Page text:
3:1 A psalm of David, when he fled from his son Avshalom. 2 Hashem, how many are my adversaries! Many are they that rise up against me. 3 Many are there that say of my soul: There is no deliverance for him in G-d. Selah. 4 But You, O Hashem, are a shield about me; my glory, and who lifts my head. 5 My voice is to Hashem, I call out; and He answers me out of the mountain of His sanctuary. Selah. 6 I have lain down, and I slept, and I awoke; for Hashem sustains me. 7 I do not fear the tens of thousands of people that have set themselves against me round about. 8 Arise, O Hashem; save me, my G-d; for You have smitten all my enemies upon the cheek; You have broken the teeth of the wicked. 9 Deliverance is Hashem's; Your blessing be [is] upon Your people. Selah.
The previous psalm affirmed the eternal continuation of the royal House of David - "I have set My king on Tziyon, the mountain of My sanctuary" (2:6). It is followed by this psalm, which speaks of David's trust in G-d. His faith remained steadfast even when his son Avshalom drove him from his throne and pursued him. This reveals the intent of this psalm, which is to instill hope in every heart. Just as G-d saved David "when he fled from his son Avshalom," who almost took his life, so would He save his descendants after him and also bring delverance to the Jewish people.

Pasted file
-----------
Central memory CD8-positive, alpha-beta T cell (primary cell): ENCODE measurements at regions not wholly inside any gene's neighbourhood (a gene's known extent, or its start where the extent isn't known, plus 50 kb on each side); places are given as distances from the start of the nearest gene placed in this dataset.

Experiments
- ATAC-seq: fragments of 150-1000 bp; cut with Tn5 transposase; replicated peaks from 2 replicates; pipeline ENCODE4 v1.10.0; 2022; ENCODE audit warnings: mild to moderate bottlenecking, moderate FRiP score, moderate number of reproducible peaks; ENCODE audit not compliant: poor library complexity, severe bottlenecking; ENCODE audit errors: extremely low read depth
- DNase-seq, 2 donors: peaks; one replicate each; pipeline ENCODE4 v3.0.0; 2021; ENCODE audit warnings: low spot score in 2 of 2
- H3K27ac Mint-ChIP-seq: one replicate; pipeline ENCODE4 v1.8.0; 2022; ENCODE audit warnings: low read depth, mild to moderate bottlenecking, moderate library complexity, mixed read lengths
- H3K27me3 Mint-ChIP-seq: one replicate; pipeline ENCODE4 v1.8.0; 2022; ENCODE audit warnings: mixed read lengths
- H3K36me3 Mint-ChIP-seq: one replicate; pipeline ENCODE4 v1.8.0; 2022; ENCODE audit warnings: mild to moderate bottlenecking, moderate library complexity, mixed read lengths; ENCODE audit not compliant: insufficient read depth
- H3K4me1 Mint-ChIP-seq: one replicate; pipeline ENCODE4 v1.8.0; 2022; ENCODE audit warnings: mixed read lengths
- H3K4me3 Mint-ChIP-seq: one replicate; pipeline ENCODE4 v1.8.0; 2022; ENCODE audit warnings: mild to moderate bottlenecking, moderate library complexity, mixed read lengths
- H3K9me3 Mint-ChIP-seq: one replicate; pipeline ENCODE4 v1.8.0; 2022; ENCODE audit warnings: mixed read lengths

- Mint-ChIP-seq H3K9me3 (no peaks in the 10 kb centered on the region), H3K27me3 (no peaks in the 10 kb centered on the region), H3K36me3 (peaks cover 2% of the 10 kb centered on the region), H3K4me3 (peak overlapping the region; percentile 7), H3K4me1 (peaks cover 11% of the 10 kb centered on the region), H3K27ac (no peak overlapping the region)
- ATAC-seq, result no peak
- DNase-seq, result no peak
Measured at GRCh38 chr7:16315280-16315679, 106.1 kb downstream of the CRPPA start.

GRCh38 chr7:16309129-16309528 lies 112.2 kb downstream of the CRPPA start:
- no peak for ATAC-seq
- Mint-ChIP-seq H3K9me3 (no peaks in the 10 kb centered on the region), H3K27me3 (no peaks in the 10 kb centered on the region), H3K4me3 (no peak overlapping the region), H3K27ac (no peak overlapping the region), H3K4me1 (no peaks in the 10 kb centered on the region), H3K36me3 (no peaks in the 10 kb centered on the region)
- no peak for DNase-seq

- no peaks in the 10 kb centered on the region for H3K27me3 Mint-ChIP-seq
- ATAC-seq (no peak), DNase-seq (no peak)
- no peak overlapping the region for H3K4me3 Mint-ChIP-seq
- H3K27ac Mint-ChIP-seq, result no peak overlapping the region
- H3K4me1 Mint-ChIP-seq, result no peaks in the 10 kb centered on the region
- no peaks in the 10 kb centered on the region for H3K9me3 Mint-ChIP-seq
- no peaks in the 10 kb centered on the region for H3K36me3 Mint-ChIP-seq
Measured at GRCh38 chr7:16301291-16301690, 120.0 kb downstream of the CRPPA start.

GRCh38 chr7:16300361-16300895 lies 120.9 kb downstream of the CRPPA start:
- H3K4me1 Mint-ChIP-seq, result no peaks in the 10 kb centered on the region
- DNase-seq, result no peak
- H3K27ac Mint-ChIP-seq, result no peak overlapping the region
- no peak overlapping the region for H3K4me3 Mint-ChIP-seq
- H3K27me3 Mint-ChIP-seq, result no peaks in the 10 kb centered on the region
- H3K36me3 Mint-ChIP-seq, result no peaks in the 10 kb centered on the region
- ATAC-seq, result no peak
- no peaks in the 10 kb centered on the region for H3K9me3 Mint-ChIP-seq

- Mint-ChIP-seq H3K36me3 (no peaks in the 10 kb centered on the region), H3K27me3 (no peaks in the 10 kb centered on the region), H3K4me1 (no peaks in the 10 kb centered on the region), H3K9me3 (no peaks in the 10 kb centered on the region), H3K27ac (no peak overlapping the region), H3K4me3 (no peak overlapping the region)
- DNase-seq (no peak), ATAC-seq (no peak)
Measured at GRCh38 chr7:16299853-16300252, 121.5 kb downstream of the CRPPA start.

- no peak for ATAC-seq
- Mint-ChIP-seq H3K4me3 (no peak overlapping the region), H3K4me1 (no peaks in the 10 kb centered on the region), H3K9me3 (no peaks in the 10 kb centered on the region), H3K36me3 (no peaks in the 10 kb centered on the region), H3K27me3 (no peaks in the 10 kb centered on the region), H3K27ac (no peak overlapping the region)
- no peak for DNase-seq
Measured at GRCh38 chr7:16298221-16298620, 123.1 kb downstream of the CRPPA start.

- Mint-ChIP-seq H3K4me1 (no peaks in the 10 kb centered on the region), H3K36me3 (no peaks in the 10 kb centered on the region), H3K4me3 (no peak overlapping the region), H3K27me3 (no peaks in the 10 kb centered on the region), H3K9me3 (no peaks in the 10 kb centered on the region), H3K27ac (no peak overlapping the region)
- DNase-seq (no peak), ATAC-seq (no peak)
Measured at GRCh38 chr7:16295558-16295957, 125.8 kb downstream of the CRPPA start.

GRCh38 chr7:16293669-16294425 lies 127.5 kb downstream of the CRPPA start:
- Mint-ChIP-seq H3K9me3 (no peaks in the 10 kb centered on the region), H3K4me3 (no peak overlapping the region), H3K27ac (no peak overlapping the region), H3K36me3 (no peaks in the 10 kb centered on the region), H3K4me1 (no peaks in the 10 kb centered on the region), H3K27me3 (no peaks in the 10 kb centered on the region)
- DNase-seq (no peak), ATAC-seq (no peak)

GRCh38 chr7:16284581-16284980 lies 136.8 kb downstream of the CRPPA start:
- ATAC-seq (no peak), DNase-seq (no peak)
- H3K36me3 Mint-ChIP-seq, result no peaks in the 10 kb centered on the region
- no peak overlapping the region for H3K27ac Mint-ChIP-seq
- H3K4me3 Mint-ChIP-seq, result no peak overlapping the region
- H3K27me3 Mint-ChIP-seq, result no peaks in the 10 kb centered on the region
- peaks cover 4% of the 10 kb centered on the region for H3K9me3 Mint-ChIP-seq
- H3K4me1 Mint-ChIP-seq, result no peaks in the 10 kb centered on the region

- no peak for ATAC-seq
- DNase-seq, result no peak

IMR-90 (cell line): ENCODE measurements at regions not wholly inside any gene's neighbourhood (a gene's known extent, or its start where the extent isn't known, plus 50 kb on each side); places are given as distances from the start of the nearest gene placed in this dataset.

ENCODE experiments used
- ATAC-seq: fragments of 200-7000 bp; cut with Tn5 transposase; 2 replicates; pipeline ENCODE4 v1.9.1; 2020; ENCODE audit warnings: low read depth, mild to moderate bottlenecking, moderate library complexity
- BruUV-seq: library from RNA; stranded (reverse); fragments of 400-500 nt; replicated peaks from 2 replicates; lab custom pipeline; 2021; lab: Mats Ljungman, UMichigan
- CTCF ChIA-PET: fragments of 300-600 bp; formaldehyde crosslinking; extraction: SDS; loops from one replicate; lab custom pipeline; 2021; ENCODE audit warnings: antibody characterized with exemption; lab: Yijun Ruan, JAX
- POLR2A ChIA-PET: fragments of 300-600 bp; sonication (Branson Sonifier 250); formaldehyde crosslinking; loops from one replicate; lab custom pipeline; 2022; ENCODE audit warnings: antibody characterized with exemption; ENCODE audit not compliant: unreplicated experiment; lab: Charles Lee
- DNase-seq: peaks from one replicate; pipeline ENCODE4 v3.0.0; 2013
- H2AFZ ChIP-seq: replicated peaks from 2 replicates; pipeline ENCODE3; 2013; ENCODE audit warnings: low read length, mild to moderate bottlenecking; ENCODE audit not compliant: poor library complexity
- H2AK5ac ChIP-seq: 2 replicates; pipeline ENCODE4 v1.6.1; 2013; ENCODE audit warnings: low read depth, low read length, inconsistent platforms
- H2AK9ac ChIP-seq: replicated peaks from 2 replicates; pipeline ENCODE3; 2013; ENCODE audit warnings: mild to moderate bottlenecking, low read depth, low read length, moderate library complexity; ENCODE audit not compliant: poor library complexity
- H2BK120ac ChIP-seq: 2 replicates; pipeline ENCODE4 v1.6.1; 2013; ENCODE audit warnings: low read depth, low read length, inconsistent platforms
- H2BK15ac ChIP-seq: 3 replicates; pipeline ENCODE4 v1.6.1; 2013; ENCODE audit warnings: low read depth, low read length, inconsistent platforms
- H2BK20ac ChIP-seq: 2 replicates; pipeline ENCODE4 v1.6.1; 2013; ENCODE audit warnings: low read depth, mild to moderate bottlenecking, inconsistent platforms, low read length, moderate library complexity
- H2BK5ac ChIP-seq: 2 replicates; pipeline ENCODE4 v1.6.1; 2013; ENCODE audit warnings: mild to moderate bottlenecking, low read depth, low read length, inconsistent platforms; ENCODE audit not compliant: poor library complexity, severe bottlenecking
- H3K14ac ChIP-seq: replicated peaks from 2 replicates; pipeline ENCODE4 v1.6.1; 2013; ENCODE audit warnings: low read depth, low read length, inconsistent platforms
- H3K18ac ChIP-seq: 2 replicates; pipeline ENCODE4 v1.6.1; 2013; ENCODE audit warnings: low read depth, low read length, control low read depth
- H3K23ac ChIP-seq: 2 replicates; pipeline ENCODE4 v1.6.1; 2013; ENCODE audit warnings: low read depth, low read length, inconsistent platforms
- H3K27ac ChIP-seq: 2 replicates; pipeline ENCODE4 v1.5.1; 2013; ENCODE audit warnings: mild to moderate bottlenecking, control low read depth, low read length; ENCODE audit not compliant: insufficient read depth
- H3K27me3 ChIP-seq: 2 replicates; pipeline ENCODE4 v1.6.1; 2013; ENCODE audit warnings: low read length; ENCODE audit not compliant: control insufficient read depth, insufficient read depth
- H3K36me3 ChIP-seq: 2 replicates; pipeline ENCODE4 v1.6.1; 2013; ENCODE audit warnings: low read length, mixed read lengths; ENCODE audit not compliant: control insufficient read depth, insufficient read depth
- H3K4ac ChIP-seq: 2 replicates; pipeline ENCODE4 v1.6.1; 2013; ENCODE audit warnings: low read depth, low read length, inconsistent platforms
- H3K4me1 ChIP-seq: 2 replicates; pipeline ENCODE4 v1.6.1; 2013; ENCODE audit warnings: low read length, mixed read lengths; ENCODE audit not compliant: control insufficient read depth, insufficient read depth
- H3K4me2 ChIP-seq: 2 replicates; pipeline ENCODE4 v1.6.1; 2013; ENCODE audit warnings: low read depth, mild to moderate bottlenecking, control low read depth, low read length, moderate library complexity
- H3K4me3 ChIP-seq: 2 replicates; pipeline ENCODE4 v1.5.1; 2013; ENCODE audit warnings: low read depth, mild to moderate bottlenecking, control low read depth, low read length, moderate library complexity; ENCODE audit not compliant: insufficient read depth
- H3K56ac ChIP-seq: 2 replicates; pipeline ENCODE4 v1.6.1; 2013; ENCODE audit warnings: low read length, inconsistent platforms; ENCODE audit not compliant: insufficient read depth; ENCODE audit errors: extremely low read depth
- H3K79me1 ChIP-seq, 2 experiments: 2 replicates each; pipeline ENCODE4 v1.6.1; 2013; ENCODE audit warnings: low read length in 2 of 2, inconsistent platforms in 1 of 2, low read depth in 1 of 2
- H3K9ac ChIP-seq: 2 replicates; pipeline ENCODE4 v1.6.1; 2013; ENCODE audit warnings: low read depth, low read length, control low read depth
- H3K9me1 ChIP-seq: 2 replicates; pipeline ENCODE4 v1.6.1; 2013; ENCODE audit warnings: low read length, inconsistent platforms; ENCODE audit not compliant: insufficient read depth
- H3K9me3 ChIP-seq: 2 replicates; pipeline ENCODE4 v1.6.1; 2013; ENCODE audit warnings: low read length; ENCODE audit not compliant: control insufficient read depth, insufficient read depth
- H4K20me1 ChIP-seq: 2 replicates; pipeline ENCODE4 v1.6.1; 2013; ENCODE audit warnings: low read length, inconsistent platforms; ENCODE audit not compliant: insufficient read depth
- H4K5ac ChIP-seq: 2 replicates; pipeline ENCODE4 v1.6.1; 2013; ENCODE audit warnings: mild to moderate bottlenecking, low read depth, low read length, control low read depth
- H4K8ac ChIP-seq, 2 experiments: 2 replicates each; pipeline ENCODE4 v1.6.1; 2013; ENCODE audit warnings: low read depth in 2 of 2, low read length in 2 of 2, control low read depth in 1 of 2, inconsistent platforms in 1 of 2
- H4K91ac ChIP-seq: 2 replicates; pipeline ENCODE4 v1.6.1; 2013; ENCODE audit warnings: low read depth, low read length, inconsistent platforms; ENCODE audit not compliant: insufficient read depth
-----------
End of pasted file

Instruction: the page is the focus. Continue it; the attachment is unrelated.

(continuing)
The Scripture relates that when David fled from Avshalom, he "went up the ascent of the Mount of Olives, and wept as he went" (2Shmuel 15:30).
Says the Midrash:
David was weeping and chanting this psalm. He was asked, "If you are weeping, why are you chanting, and if you are chanting, why are you weeping?"